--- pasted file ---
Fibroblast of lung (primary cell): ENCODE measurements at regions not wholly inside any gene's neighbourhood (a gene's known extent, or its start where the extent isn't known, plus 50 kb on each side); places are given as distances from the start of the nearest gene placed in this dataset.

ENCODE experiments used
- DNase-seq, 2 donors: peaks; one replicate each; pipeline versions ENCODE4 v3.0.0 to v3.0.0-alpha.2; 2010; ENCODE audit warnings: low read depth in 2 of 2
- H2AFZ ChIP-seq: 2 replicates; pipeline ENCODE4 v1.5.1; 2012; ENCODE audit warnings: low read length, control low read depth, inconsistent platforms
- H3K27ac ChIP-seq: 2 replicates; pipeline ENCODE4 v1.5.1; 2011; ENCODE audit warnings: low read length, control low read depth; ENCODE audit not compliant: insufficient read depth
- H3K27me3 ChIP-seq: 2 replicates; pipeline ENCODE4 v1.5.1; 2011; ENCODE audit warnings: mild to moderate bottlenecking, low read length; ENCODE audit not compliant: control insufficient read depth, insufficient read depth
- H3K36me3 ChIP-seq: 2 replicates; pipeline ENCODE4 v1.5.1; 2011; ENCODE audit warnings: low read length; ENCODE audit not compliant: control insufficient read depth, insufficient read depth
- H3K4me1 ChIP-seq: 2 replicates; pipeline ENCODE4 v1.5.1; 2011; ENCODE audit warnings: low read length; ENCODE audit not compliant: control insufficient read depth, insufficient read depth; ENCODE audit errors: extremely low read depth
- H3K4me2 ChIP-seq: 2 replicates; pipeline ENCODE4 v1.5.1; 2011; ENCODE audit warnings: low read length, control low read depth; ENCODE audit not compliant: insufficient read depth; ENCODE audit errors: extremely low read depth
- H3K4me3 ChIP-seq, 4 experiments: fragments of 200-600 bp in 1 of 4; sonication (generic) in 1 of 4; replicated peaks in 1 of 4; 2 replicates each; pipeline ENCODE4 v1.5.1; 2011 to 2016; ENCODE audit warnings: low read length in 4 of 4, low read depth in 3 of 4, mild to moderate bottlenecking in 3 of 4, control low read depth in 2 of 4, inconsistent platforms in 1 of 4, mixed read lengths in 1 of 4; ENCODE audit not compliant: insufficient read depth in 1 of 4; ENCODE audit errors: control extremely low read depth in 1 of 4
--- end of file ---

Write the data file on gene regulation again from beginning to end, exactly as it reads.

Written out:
Fibroblast of lung (primary cell): ENCODE measurements at regions not wholly inside any gene's neighbourhood (a gene's known extent, or its start where the extent isn't known, plus 50 kb on each side); places are given as distances from the start of the nearest gene placed in this dataset.

ENCODE experiments used
- DNase-seq, 2 donors: peaks; one replicate each; pipeline versions ENCODE4 v3.0.0 to v3.0.0-alpha.2; 2010; ENCODE audit warnings: low read depth in 2 of 2
- H2AFZ ChIP-seq: 2 replicates; pipeline ENCODE4 v1.5.1; 2012; ENCODE audit warnings: low read length, control low read depth, inconsistent platforms
- H3K27ac ChIP-seq: 2 replicates; pipeline ENCODE4 v1.5.1; 2011; ENCODE audit warnings: low read length, control low read depth; ENCODE audit not compliant: insufficient read depth
- H3K27me3 ChIP-seq: 2 replicates; pipeline ENCODE4 v1.5.1; 2011; ENCODE audit warnings: mild to moderate bottlenecking, low read length; ENCODE audit not compliant: control insufficient read depth, insufficient read depth
- H3K36me3 ChIP-seq: 2 replicates; pipeline ENCODE4 v1.5.1; 2011; ENCODE audit warnings: low read length; ENCODE audit not compliant: control insufficient read depth, insufficient read depth
- H3K4me1 ChIP-seq: 2 replicates; pipeline ENCODE4 v1.5.1; 2011; ENCODE audit warnings: low read length; ENCODE audit not compliant: control insufficient read depth, insufficient read depth; ENCODE audit errors: extremely low read depth
- H3K4me2 ChIP-seq: 2 replicates; pipeline ENCODE4 v1.5.1; 2011; ENCODE audit warnings: low read length, control low read depth; ENCODE audit not compliant: insufficient read depth; ENCODE audit errors: extremely low read depth
- H3K4me3 ChIP-seq, 4 experiments: fragments of 200-600 bp in 1 of 4; sonication (generic) in 1 of 4; replicated peaks in 1 of 4; 2 replicates each; pipeline ENCODE4 v1.5.1; 2011 to 2016; ENCODE audit warnings: low read length in 4 of 4, low read depth in 3 of 4, mild to moderate bottlenecking in 3 of 4, control low read depth in 2 of 4, inconsistent platforms in 1 of 4, mixed read lengths in 1 of 4; ENCODE audit not compliant: insufficient read depth in 1 of 4; ENCODE audit errors: control extremely low read depth in 1 of 4